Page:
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Table 1. Nutrition Recommendations for gestational diabetes mellitus (GDM).
Table 1. Nutrition Recommendations for gestational diabetes mellitus (GDM).
OrganizationGeneral Recommendation for GDMCarbohydrate-Specific Recommendations Reference/Link
International Federation of Gynecology and ObstetricsCaloric intake should be calculated based on pre-pregnancy BMI and desirable weight gain; Caloric intake may be reduced by 30%, but not below 1600−1800 kcal/d; for women with diabetic nephropathy, protein may be lowered to 0.6−0.8 g/kg ideal body weight.Carbohydrate intake should be limited to 35%–45% of total calories, with a minimum of 175 g CHO per day, distributed in three small-to-moderate sized meals and 2−4 snacks. M. Hod et al./International Journal of Gynecology and Obstetrics 131 S3 (2015) S173–S211
Endocrine SocietyMedical nutrition therapy is recommended for all pregnant women with overt or gestational diabetes to help achieve and maintain desired glycemic control while providing essential nutrient requirements.Carbohydrate should be limited to 35% to 45% of total calories, distributed in 3 small-to-moderate-sized meals and 2 to 4 snacks including an evening snackBlumer I., Hadar E., Haddan DR., et al., Diabetes and Pregnancy: An Endocrine Society Clinical Practice Guideline. J Clin Endo Metab 2013:98:4227–4249.
American College of Obstetrics and GynecologistsEat regular meals throughout the day; three meals and two–three snacks per day. Gain healthy amount of weight.Complex CHO are recommended over simple CHO because they are digested more slowly, are less likely to produce significant postprandial hyperglycemia, and potentially reduce insulin resistance.Obstetrics & Gynecology. 131(2):e49–e64, FEBRUARY 2018 OI: 10.1097/AOG.0000000000002501 PMID: 29370047 Issn Print: 0029–7844 Publication Date: February 2018
National Institute for Health and Care Excellence (NICE) guidelinesAdvise women to eat a healthy diet during pregnancy, refer all women with gestational diabetes to a dietitian.Foods with a low glycemic index should replace those with a high glycemic index.NICE National Institute for Health and Care Excellence Guideline. Diabetes in pregnancy: Management from preconception to the postnatal period. Published: 25 February 2015 www.nice.org.uk/guidance/ng3
Diabetes CanadaMeal planning for women with GDM should emphasize a healthy diet during pregnancy.Women should consume a minimum of 175 g/day of CHO, distributed over 3 moderate-sized meals and 2 or more snacks (1 of which should be at bedtime), replacing high-GI foods with low-GI ones.Feig DS, Berger H., Donovan L., et al., Diabetes and Pregnancy. Diabetes Canada 2018. Clinical Practice Guidelines for the Prevention and Management of Diabetes in Canada: Pharmacologic Glycemic Management of Type 2 Diabetes in Adults. Can J Diabetes 2018;42(Suppl 1):S255–S282.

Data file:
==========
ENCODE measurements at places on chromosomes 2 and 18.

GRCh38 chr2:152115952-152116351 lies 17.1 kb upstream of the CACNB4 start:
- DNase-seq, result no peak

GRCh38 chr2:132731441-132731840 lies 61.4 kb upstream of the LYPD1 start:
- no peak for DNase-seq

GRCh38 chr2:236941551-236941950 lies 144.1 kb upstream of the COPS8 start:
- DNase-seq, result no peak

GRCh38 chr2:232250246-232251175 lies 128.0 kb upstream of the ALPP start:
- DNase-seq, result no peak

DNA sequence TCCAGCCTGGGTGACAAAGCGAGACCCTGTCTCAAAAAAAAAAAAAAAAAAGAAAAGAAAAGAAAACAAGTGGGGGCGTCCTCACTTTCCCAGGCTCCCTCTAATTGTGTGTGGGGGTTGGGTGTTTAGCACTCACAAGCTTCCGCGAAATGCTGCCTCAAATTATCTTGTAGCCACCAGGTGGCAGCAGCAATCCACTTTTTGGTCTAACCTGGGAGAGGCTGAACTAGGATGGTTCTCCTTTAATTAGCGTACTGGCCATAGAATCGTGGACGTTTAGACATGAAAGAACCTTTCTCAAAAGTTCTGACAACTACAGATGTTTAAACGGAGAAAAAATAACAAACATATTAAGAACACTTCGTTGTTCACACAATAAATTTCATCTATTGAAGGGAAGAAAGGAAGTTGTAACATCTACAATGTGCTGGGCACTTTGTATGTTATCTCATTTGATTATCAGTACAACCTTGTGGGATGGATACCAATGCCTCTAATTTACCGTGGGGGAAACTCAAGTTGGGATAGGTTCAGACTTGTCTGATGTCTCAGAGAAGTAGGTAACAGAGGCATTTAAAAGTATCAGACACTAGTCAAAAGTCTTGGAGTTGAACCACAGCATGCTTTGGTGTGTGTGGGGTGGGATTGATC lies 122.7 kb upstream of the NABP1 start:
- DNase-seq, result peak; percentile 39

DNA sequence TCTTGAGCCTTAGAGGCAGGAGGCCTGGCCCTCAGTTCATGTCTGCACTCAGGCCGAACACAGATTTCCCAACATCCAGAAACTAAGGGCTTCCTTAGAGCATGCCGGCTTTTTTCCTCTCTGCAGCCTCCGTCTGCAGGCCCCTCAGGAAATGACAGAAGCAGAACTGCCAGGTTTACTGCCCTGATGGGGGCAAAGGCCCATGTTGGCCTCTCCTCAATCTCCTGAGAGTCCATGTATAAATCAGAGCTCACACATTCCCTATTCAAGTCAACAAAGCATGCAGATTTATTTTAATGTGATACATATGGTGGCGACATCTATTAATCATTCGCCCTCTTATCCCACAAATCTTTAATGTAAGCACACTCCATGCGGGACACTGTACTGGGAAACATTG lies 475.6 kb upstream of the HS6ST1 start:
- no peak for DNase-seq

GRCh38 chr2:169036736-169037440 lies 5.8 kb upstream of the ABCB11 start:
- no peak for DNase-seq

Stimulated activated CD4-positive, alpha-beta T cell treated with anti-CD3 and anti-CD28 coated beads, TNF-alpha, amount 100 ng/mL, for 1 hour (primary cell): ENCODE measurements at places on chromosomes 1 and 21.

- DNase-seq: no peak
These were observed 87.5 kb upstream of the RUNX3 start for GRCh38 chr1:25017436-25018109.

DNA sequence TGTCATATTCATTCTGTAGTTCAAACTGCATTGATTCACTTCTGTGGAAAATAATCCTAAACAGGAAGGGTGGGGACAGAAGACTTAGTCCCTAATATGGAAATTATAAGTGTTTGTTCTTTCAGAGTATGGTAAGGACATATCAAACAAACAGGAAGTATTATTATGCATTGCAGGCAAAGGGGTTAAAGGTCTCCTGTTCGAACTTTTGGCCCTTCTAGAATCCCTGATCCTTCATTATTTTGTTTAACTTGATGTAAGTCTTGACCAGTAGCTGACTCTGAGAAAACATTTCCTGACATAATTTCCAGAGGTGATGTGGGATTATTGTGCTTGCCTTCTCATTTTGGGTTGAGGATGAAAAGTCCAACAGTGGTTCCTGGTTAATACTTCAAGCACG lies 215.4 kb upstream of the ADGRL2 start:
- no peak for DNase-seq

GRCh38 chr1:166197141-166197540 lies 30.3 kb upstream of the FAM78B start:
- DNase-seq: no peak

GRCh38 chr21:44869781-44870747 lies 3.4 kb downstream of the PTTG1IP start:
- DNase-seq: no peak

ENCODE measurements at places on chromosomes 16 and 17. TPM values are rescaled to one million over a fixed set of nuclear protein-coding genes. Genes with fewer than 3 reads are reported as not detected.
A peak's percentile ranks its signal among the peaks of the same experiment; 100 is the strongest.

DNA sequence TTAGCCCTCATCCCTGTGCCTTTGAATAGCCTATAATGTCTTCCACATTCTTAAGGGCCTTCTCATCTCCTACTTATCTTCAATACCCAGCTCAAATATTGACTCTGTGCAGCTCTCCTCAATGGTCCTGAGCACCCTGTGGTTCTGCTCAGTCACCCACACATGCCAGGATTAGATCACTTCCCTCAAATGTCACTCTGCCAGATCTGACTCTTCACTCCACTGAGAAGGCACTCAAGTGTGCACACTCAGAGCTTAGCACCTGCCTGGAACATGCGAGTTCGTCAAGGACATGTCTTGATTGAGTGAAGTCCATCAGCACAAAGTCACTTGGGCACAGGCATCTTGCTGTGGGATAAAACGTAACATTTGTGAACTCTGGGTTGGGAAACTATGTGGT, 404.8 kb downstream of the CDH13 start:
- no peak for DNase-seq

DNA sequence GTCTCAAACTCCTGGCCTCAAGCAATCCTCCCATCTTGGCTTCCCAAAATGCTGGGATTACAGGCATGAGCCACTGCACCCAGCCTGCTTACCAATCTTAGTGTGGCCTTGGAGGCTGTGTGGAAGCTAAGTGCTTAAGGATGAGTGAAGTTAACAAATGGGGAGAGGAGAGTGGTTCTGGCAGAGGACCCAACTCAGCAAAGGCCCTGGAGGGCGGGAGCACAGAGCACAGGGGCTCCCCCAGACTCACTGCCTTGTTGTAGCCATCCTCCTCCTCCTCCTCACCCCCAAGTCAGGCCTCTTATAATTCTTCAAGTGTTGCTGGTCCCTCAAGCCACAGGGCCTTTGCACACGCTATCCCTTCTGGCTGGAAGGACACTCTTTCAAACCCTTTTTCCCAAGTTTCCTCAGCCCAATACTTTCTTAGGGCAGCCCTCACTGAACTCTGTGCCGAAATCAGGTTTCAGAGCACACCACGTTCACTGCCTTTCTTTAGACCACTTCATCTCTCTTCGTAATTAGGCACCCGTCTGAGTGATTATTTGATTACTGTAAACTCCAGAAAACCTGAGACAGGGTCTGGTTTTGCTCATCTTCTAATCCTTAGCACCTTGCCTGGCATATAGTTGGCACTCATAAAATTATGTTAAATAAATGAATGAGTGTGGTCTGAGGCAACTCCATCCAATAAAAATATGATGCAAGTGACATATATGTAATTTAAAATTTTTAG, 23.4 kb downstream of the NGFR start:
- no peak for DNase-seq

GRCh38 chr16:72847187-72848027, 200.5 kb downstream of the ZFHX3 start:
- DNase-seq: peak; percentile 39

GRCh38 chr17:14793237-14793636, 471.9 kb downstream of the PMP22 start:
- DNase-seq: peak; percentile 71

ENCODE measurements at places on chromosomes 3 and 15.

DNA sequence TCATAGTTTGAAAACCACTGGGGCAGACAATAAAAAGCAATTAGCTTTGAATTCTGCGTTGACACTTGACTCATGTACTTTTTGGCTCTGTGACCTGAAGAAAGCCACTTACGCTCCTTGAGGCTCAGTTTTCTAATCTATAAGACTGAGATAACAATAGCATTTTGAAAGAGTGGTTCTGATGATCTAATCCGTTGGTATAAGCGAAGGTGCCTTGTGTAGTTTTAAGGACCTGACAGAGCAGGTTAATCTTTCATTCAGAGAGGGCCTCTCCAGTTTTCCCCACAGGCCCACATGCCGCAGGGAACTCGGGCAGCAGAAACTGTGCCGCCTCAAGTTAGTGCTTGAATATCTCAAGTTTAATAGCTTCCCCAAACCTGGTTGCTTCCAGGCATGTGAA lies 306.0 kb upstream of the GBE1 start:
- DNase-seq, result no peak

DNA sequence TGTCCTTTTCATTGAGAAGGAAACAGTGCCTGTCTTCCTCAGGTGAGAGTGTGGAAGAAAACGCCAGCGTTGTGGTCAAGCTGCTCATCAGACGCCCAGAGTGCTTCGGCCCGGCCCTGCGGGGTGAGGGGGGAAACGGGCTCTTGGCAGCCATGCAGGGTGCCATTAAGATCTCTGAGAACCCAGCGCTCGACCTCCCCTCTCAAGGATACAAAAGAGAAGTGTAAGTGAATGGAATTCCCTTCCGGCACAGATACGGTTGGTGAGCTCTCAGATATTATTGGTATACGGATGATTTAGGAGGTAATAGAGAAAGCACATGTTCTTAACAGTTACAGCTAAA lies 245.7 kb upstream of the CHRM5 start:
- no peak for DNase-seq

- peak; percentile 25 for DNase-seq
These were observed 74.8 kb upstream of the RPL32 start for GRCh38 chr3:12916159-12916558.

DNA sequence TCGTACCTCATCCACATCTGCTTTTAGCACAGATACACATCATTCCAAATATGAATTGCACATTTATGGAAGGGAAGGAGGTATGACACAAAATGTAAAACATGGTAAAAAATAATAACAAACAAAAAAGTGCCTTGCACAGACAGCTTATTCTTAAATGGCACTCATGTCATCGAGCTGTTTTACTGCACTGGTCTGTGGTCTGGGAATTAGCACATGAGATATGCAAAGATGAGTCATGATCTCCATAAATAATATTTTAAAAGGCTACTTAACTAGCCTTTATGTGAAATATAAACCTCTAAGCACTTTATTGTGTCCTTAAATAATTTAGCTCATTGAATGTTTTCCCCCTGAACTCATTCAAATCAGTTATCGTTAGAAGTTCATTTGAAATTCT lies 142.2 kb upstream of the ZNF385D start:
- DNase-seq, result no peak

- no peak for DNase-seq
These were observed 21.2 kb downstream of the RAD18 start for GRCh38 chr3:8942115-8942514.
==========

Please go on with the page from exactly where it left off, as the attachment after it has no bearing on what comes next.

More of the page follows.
American Academy of Nutrition and DieteticsA registered dietitian nutritionist (or international equivalent) should provide Medical Nutrition Therapy that includes an individual nutrition prescription and nutrition counseling for all women diagnosed with GDM.All pregnant women should eat a minimum of 157 g CHO and 28 g fiber. The amount and type of CHO should be individualized based on nutrition assessment, treatment goals, blood glucose response and patient needs. Three meals and 2 or more snacks helps to distribute CHO intake and reduce postprandial blood glucose elevations.Duarte Gardea et al., Academy of Nutrition and Dietetics Gestational Diabetes Evidence-Based Nutrition Practice Guideline Journal of the Academy of Nutrition and Dietetics. September 2018 Volume 118, Issue 9, Pages 1719–1742. https://doi.org/10.1016/j.jand.2018.03.014
American Diabetes AssociationThe food plan should be based on a nutrition assessment with guidance from the Dietary Reference Intakes. All pregnant women should eat a minimum of 175 g total CHO and 28 g fiber. For women with GDM, the amount and type of CHO will impact glucose levels, especially post-meal excursions.American Diabetes Association. 14. Management of Diabetes in Pregnancy: Standards of Medical Care in Diabetes. 2019 Diabetes Care 2019;42(Suppl. 1): S165–S172|https://doi.org/10.2337/dc19-S014